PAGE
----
The “tapeworm” group covers different flat worms that all reside in the small intestine. Dipylidium caninum, the flea tapeworm, is one of the most common as its larvae are hosted by fleas. When a cat swallows infested fleas during grooming, the immature Dipylidium inside the fleas develop into adult tapeworms in the cat’s intestine. Good flea control therefore plays an important role in preventing this tapeworm.
Taenia tapeworms usually affect hunting cats who become infested when they eat small mammals such as mice that host tapeworm larvae.
Echinococcus tapeworms are less commonly found, but can be a problem in certain parts of Europe. Cats become infested when they eat wild rodents harbouring Echinococcus larvae.
Whatever the tapeworm species, infested cats may not show any sign, except perhaps excessive licking of the anal region. This is due to irritation caused by the egg-containing segments as they are being passed. However, heavy tapeworm infestation may cause mild digestive signs such as varying appetite and alternating phases of diarrhoea and constipation.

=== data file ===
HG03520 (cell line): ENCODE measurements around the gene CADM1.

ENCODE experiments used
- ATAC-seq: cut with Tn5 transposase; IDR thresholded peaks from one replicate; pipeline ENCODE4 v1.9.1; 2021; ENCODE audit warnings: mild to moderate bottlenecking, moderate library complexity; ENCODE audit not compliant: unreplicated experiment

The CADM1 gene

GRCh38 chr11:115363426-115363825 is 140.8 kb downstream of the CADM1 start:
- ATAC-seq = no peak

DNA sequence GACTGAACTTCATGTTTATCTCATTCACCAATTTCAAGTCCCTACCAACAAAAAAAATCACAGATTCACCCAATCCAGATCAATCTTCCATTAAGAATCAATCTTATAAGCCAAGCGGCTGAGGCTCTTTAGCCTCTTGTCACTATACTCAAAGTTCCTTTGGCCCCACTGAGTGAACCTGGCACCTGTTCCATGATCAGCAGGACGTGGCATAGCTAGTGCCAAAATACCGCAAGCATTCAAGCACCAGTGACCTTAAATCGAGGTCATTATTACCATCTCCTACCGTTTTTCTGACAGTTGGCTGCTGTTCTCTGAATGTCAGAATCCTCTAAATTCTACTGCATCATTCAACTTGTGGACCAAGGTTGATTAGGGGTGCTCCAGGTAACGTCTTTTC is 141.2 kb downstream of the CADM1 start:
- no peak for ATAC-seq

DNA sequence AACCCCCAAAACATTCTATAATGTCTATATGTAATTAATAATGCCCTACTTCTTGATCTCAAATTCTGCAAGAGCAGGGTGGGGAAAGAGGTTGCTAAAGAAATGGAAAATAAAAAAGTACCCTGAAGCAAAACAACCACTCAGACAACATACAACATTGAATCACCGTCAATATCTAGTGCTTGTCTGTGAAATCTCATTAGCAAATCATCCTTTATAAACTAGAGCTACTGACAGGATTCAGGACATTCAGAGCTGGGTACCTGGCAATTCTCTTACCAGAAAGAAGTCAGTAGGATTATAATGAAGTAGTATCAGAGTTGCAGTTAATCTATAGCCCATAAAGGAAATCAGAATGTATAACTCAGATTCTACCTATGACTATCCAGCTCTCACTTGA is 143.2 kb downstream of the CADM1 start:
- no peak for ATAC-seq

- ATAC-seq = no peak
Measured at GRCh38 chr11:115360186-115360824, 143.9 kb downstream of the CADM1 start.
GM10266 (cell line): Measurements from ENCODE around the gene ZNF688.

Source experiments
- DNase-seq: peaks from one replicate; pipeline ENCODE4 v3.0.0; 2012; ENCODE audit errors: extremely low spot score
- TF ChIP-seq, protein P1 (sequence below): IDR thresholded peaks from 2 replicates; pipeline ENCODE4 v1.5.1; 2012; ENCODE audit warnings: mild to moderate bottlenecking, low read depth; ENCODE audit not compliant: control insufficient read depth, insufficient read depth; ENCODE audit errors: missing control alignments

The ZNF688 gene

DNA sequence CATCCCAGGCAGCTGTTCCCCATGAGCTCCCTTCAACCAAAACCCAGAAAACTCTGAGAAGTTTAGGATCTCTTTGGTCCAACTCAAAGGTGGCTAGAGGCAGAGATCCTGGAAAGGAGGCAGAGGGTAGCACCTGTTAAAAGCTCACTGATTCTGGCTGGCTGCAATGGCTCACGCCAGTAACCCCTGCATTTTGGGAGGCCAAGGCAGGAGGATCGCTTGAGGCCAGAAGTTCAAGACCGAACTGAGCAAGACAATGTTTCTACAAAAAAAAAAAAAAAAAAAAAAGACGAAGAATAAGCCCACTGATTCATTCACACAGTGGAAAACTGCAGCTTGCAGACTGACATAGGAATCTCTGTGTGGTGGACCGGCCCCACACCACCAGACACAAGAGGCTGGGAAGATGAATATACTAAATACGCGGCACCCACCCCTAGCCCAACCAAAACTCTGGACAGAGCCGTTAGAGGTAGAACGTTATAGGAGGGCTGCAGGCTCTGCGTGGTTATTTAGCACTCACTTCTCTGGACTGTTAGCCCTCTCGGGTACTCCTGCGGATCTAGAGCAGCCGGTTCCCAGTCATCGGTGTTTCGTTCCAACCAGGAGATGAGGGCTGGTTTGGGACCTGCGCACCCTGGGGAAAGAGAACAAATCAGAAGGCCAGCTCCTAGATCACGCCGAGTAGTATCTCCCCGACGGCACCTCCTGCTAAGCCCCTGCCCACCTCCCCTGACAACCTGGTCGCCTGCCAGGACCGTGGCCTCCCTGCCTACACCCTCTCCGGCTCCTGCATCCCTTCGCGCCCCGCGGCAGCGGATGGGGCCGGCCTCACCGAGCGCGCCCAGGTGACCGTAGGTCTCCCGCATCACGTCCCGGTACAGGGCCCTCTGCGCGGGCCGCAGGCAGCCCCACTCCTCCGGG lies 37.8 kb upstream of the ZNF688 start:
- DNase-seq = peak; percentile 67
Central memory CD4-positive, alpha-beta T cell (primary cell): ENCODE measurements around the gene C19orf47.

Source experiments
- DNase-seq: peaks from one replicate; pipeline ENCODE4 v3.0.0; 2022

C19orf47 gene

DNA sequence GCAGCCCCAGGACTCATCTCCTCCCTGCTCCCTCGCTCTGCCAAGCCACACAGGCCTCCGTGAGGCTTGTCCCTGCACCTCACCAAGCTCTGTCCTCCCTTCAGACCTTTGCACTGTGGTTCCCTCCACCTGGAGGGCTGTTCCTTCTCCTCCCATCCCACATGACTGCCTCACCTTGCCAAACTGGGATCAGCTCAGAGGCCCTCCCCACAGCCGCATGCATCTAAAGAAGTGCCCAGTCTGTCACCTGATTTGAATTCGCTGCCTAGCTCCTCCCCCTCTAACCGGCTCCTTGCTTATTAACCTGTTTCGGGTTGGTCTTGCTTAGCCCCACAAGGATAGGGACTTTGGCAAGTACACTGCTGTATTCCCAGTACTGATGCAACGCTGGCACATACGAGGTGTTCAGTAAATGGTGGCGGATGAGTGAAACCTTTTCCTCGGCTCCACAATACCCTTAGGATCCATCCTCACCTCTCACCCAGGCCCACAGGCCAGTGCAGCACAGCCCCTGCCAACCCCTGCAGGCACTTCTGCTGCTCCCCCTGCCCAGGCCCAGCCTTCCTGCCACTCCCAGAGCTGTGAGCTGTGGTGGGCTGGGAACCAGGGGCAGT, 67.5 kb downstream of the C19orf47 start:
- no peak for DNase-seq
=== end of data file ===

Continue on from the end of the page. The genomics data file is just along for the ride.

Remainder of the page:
Lungworms are emerging parasites of cats throughout Europe. Cats may become infested with lungworms when they eat slugs/ snails or prey hosting the larval stage of the worm.
The larvae migrate out of the intestines and reach the lungs via the bloodstream. They develop into adult worms that lay eggs in the cat’s lungs. After hatching, new larvae are coughed up and passed via the faeces. They may then infest birds, rodents or snails.
Some infested cats show no signs of illness, while others show signs of bronchial and pulmonary (lung) disease. Common clinical signs include coughing and sneezing and in rare cases pleural effusion (fluid in the chest). The cat may have difficulty breathing and appear to be lethargic.
Heartworms are not found in the UK or Ireland, but they may be a risk for any cat that travels abroad.
Heartworms are an emerging risk for pets throughout southern and eastern European countries.1 Climate changes are favourable to these parasites as heartworms are transmitted by mosquitoes. Once mature, adult heartworms live in the heart and large blood vessels of the lungs. They can measure up to 30 cm in length.